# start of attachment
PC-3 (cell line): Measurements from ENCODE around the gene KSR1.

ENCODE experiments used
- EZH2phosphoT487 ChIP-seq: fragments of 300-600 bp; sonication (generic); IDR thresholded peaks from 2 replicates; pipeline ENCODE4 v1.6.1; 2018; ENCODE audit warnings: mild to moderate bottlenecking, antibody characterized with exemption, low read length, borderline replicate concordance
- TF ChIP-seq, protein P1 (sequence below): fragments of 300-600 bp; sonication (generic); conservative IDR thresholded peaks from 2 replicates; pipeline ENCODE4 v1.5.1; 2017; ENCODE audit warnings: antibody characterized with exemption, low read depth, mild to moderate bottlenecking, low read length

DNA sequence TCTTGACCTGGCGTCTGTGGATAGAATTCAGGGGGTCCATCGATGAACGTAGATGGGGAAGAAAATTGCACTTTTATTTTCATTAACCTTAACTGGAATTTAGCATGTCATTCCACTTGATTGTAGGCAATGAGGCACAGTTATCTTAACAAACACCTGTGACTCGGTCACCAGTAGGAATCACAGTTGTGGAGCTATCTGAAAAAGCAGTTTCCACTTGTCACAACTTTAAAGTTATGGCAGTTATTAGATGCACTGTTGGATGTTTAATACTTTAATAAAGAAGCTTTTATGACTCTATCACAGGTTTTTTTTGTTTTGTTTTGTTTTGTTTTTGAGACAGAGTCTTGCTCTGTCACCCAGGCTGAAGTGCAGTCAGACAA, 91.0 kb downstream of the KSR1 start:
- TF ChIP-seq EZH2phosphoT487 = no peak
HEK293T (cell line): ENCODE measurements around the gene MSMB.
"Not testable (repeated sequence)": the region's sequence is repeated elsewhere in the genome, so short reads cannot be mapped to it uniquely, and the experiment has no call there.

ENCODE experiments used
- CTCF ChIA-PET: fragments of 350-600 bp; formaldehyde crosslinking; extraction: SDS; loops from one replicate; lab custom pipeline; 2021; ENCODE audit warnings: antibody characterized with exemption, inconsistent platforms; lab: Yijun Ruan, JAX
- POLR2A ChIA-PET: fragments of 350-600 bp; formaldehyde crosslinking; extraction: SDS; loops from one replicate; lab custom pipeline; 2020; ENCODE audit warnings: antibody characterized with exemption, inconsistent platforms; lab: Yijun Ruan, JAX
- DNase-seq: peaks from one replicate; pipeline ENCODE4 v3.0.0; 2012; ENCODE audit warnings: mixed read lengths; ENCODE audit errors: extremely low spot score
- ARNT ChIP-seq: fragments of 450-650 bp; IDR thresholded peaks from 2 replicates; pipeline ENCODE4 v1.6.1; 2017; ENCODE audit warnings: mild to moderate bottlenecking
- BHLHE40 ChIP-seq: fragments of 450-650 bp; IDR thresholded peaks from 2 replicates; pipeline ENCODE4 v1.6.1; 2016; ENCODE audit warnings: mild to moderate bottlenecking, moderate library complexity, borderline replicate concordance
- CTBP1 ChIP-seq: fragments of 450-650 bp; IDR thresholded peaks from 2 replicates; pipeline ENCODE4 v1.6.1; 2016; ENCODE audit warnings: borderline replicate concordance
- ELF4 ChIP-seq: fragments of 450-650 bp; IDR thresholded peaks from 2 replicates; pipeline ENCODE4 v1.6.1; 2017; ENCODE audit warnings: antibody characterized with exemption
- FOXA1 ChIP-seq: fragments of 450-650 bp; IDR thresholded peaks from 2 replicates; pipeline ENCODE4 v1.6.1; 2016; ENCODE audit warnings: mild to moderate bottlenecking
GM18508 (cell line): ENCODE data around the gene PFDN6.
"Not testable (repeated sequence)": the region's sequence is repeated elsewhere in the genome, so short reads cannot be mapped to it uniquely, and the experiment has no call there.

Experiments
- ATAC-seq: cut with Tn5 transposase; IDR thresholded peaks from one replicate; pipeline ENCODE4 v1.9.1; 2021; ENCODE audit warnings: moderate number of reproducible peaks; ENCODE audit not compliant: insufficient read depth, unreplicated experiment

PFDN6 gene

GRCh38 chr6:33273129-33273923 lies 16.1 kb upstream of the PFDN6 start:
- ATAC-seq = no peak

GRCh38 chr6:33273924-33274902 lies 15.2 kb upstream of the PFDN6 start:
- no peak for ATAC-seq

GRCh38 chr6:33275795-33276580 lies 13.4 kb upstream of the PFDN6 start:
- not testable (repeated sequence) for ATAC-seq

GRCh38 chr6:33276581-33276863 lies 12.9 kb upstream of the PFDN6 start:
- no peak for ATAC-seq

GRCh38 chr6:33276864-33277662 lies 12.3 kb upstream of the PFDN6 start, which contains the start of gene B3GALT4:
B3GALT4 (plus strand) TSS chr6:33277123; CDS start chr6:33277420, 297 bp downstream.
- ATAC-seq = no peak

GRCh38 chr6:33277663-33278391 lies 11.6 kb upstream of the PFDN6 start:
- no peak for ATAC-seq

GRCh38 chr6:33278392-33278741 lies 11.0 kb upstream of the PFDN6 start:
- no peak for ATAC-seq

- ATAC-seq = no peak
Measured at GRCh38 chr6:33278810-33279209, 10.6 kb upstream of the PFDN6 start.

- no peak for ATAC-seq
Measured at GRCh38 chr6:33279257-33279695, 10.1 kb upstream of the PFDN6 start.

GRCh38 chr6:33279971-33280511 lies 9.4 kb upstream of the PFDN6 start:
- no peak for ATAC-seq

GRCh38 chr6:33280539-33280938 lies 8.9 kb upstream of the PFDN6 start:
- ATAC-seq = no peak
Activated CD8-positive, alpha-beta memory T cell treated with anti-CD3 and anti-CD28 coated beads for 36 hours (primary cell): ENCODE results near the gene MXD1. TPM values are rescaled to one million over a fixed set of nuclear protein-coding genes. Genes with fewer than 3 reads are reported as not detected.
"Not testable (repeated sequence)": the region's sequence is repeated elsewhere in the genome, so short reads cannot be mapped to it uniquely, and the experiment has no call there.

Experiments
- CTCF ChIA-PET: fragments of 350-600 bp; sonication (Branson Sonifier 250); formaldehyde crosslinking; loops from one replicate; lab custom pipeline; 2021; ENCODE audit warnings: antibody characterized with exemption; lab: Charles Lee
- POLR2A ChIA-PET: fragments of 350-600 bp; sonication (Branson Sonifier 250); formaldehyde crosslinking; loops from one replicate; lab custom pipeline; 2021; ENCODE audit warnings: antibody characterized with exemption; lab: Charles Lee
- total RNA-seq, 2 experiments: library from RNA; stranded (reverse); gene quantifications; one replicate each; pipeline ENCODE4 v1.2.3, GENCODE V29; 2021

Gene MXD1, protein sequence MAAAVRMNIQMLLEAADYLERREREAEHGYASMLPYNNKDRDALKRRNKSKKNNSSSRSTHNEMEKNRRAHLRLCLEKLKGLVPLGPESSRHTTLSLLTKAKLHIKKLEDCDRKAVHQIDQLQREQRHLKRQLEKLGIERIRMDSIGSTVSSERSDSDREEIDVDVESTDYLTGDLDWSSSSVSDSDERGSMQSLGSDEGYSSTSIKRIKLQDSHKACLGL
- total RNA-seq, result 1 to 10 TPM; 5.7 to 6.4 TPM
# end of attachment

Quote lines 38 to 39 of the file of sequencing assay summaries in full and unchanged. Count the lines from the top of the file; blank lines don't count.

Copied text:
- ATAC-seq = no peak
Measured at GRCh38 chr6:33278810-33279209, 10.6 kb upstream of the PFDN6 start.